The paragraph you quote points out that selfishness and self-centredness is the root of our troubles. It’s the root of the troubles for anyone ‘born into this human condition’. But, because of our abnormal drinking and the repeated insanity of relapse, the alcoholic becomes an extreme example of this. Also, spirituality in recovery does not exclude competent medical care.
If we are “prey to misery and depression,” and “full of fear,” then we will, of course, look for an anaesthetic of some kind. The spiritual illness that we faced acted as a catalyst for our addiction, and every attempt to self-medicate our spiritual malady pushed us deeper and deeper into the disease.
These spiritual principles and this need that humans have for them are universal. The Big Book (yes, with old-fashioned language) exists to lay out these principles in a way that alcoholics will respond to. I fear that the solution this program offers is being buried under misinformation both inside and outside the rooms. Their personal experiences of religion have understandably shaped what this word means to them and these beliefs can be very hard to shake. For that reason, AA is often confused with being religious. It is a spiritual program, not a religious one, and these are two very different things . This misinterpretation has also, unfortunately, led to abusive practices within the fellowship, where elements of the “program” have been distorted and misrepresented to cause various forms of emotional abuse and harm.
An average person has a stride length of approximately 2.1 to 2.5 feet. That means that it takes over 2,000 steps to walk one mile and 10,000 steps would be almost 5 miles.
There are plenty of people who manage to escape their addiction without using a spiritual program such as the one offered by Alcoholics Anonymous. For me the “spiritual malady” is underpinned by an emotion disorder and makes us over reactive as you say. The Oxford Group said it was a sin disease just as real as any other physical malady, I intend to agree. Sins to me are negative emotions such as self centredness, intolerance, impatience, self pity that impact on my well bing and the well being of others etc. Negative emotions that cut me off from sanity and reason.
The list of emotional difficulties continues throughout the Big book’s first 164 pages. This emotional immaturity is referenced throughout the Big Book I believe. For me this maladjustment to life is not exactly the same as the spiritual disease mentioned in the Oxford Group pamphlet.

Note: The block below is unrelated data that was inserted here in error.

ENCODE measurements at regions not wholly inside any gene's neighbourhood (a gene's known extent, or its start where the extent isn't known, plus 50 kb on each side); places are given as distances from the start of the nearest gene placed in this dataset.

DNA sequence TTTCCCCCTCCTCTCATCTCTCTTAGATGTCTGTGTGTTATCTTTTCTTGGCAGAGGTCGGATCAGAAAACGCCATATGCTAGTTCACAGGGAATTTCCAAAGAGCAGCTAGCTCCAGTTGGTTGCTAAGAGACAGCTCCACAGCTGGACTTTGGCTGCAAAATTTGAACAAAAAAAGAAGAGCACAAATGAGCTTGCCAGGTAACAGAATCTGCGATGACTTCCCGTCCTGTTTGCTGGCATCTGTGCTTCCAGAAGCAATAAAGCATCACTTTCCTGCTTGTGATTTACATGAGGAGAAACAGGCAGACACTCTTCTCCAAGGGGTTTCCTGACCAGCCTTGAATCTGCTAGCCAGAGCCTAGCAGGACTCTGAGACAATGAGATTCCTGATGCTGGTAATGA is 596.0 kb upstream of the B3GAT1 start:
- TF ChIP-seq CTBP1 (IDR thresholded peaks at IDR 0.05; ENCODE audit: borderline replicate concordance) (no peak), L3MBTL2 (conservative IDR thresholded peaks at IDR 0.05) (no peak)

Anyone who struggles with a substance use disorder is a warrior – and they need all the support they can get. This work is my rebuttal to the misinformation within the fellowship and the misinformed criticism online of the AA program . I have long wanted to clarify what the program states particularly around spirituality, religion, and powerlessness. Do we need to look more closely at the abuses in the AA fellowship?
Professional therapists teach people to live in the present. AA encourages members to share their experience, strength and hope with other members. https://ecosoberhouse.com/ It is emotionally healthy to accept our past experiences, however painful, as past events and move on to a richer, more fulfilling future.
They do not necessarily come from a Judea-Christian belief structure, just from my own awareness, 12 step practice and years of Neursocience research. As an alcoholic I have found I needed to grow up mentally and emotionally and I agree with the idea of emotional dysfunctionality which I believe is caused, probably, by past trauma or attachment issues. This means that I have hyper-sensitivity and can be over-reactive but I do not believe that I am in any way spiritually deficit. This is a Judea-Christian belief structure of bad versus good and I believe that I did not join AA to become good but well. AA may have started within the Oxford Group but has gradually moved away from their tenets. These things were true to some extent, in fact, to a considerable extent with some of us. It is important that when we embark upon this quest to alleviate our spiritual malady that we are not too harsh on ourselves.
I believe my so-called defects of character are linked to my underlying emotional disorder of alcoholism. My inventory of steps 4/5 showed me that my long lists of resentments were mainly the product of emotional immaturity and responding in an immature manner to not getting my way. The psychology and neuropsychology of alcoholism, addictive behaviour and recovery. It is strange paradox, the more you focus on helping others, spiritual malady the more you discover how much you matter. The spiritual aspects of recovery and the ‘God word’ can be an obstacle for many new folks trying to get sober. Hopefully the ideas included in this short writing show that there are many ways to approach these topics. If you are seeking drug and alcohol related addiction rehab for yourself or a loved one, the YourFirstStep.org hotline is a confidential and convenient solution.